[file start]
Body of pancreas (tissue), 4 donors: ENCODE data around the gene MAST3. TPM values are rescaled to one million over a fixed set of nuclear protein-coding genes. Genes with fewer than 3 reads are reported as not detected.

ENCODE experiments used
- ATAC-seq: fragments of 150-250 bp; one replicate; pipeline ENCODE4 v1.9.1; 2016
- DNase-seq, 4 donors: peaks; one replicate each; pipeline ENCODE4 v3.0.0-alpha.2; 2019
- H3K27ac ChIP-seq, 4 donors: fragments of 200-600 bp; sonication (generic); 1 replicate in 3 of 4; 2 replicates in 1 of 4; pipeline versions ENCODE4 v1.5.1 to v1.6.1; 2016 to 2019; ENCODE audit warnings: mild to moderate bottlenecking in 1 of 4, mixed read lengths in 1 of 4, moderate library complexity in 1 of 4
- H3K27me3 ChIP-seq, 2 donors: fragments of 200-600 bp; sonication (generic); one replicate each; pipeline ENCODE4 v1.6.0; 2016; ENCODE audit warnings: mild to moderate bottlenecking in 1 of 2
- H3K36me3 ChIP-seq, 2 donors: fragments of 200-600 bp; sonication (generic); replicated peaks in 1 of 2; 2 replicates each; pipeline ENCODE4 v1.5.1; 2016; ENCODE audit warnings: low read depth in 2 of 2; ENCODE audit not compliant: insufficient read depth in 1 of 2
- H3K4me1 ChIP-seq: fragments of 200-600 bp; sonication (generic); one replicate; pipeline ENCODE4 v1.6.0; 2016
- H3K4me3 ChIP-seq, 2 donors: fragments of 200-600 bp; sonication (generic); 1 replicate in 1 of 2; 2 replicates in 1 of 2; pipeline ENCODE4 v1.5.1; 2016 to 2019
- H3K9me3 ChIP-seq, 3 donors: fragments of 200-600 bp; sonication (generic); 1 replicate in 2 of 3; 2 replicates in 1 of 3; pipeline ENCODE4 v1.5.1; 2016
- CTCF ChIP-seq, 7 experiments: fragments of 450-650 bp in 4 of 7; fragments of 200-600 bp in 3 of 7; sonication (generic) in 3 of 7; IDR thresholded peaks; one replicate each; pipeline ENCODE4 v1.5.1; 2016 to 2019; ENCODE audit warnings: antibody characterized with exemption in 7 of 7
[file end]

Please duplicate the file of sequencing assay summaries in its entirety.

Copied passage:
Body of pancreas (tissue), 4 donors: ENCODE data around the gene MAST3. TPM values are rescaled to one million over a fixed set of nuclear protein-coding genes. Genes with fewer than 3 reads are reported as not detected.

ENCODE experiments used
- ATAC-seq: fragments of 150-250 bp; one replicate; pipeline ENCODE4 v1.9.1; 2016
- DNase-seq, 4 donors: peaks; one replicate each; pipeline ENCODE4 v3.0.0-alpha.2; 2019
- H3K27ac ChIP-seq, 4 donors: fragments of 200-600 bp; sonication (generic); 1 replicate in 3 of 4; 2 replicates in 1 of 4; pipeline versions ENCODE4 v1.5.1 to v1.6.1; 2016 to 2019; ENCODE audit warnings: mild to moderate bottlenecking in 1 of 4, mixed read lengths in 1 of 4, moderate library complexity in 1 of 4
- H3K27me3 ChIP-seq, 2 donors: fragments of 200-600 bp; sonication (generic); one replicate each; pipeline ENCODE4 v1.6.0; 2016; ENCODE audit warnings: mild to moderate bottlenecking in 1 of 2
- H3K36me3 ChIP-seq, 2 donors: fragments of 200-600 bp; sonication (generic); replicated peaks in 1 of 2; 2 replicates each; pipeline ENCODE4 v1.5.1; 2016; ENCODE audit warnings: low read depth in 2 of 2; ENCODE audit not compliant: insufficient read depth in 1 of 2
- H3K4me1 ChIP-seq: fragments of 200-600 bp; sonication (generic); one replicate; pipeline ENCODE4 v1.6.0; 2016
- H3K4me3 ChIP-seq, 2 donors: fragments of 200-600 bp; sonication (generic); 1 replicate in 1 of 2; 2 replicates in 1 of 2; pipeline ENCODE4 v1.5.1; 2016 to 2019
- H3K9me3 ChIP-seq, 3 donors: fragments of 200-600 bp; sonication (generic); 1 replicate in 2 of 3; 2 replicates in 1 of 3; pipeline ENCODE4 v1.5.1; 2016
- CTCF ChIP-seq, 7 experiments: fragments of 450-650 bp in 4 of 7; fragments of 200-600 bp in 3 of 7; sonication (generic) in 3 of 7; IDR thresholded peaks; one replicate each; pipeline ENCODE4 v1.5.1; 2016 to 2019; ENCODE audit warnings: antibody characterized with exemption in 7 of 7